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How does Wall Street financially strip-mine a country, territory or state? It loans governments more and more money knowing that, no matter what, they have to pay it back — even if it means closing schools, cutting thousands of jobs and turning day-to-day life into misery for working people and the poor.
The US territory of Puerto Rico has run up massive debts (approximately $123 billion) in the last 15 years. Programs designed to help the island, such as tax breaks that encouraged pharmaceutical companies to set up factories there, at first benefited Puerto Rico, but when the breaks were rescinded in 2005, jobs and capital fled. (John Oliver explains what happened in an often profane and funny but clear description of the process, while Manuel Lin Miranda adds a song.)
With the loss of jobs, tax revenues collapsed, leading to more and more borrowing to fill the budget gap. Despite a crumbling credit rating, Puerto Rico had no trouble finding new loans, thanks to special tax rules dating back to 1917 that made the bonds of US territories triple-tax free.
“The 100-year-old law stipulates that no one — not any state, not any county or city, not the District of Columbia, not any other territories, not even Puerto Rico itself — can tax the interest that Puerto Rico pays its investors. This has spurred people with eyes on easy profits to dive in for decades,” the New York Times reported in May.
Investors also relied on a Puerto Rican constitutional requirement that the territory pay creditors before it spends money to provide government services, a promise the territory’s government recently could not keep. A struggling economy was pushed towards ruin, as the NY Times reported.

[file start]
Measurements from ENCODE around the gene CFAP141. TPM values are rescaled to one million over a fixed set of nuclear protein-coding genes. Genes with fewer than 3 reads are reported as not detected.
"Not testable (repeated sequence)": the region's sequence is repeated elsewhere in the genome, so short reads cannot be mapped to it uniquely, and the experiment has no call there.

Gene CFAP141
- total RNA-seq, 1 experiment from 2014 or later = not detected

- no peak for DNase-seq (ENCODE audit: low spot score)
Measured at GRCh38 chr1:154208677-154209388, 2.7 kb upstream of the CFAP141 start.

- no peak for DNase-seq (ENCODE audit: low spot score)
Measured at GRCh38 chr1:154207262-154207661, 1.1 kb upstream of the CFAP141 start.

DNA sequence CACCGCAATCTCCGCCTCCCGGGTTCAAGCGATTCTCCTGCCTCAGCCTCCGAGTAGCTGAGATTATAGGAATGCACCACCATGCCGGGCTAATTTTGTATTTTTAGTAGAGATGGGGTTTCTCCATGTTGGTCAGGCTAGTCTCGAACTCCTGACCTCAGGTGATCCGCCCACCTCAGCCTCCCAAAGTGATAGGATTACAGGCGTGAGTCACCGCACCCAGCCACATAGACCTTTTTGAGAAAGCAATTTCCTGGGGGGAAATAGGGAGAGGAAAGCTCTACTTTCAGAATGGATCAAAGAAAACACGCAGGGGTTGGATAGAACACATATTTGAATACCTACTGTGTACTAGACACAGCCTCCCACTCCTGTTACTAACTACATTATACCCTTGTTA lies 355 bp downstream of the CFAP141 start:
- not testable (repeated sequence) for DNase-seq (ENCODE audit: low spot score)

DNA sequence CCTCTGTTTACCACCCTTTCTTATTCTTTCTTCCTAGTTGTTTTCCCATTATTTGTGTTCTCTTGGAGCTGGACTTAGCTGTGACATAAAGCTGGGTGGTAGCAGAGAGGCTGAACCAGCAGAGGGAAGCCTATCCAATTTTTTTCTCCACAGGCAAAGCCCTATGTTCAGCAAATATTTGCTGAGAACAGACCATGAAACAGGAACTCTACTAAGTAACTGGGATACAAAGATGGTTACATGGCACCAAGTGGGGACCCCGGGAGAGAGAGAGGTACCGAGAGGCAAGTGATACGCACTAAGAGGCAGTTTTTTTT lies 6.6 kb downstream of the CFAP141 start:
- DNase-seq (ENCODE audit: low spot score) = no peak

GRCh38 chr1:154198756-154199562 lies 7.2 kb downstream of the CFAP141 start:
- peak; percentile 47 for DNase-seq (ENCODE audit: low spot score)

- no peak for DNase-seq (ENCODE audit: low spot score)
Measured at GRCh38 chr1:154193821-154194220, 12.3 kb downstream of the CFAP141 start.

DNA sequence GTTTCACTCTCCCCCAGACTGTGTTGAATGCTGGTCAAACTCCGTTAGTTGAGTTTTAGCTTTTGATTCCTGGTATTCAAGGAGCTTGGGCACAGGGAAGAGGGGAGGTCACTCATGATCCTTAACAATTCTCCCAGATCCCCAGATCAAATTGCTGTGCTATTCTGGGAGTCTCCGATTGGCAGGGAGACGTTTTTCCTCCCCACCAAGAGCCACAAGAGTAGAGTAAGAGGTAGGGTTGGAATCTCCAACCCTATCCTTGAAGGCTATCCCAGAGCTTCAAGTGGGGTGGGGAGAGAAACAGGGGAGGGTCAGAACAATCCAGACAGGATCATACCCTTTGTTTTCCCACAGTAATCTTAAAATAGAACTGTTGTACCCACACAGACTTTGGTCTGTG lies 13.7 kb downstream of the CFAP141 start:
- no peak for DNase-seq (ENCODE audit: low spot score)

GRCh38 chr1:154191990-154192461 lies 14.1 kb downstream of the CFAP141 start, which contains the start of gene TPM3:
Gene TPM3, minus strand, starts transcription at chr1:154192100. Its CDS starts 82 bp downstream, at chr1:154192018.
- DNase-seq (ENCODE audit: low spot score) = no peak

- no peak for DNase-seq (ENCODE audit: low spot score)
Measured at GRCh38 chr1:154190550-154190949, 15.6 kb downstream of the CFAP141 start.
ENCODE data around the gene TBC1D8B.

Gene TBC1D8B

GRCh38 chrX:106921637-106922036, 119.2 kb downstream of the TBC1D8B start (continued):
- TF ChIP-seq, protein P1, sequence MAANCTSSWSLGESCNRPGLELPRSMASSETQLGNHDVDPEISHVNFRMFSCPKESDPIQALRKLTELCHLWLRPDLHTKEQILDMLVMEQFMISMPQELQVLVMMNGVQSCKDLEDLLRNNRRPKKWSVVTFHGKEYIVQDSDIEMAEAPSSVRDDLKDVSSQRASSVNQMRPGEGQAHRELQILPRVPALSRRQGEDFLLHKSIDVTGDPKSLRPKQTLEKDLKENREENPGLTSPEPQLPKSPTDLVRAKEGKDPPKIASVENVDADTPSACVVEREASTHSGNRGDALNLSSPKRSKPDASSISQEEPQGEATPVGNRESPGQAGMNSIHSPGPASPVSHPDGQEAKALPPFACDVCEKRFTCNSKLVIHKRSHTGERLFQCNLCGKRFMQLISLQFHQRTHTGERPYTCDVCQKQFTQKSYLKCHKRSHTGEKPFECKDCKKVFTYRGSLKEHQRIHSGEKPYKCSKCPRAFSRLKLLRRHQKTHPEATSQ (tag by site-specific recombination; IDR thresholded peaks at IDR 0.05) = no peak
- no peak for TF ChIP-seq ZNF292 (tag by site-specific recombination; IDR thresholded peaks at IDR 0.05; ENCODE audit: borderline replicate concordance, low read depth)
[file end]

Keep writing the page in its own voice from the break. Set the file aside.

In the summer of 2016, Congress passed Promesa, a law that gave US territories a way to seek court protection from creditors. The idea was to help struggling territories reorganize their burdensome debt while making sure that the most deserving creditors moved to the head of the line. Puerto Rico sought protection in May of this year, but now a hedge fund, Aurelius Capital, is suing to reverse Promesa. A NY Times article from August explains the process.
There have been other problems over the years. While the multinational pharmaceutical companies created jobs, they also collected $477.5 million in wage subsidies from Puerto Rico, tapping a program intended to help farmers pay farmhands a higher wage, reports Common Dreams, because the US Department of Agriculture classified them as farmers. Yet those same companies were allowed to use far more land than other foreign farming companies because the Puerto Rican government didn’t consider them to be farms. The companies had advantages coming and going, while Puerto Rico struggled.
Hedge funds like Aurelius Capital bought up Puerto Rican debt for pennies on the dollar in recent years, and are now insisting on full repayment. Illinois and the US Virgin Islands are also weathering similar attacks from vulture hedge funds, textbook examples of how wealth is stripped from a company (or a territory) and shifted to enrich the wealthy.
Financial strip-mining by vulture hedge funds won’t stop until we build a movement to change the laws and stop it.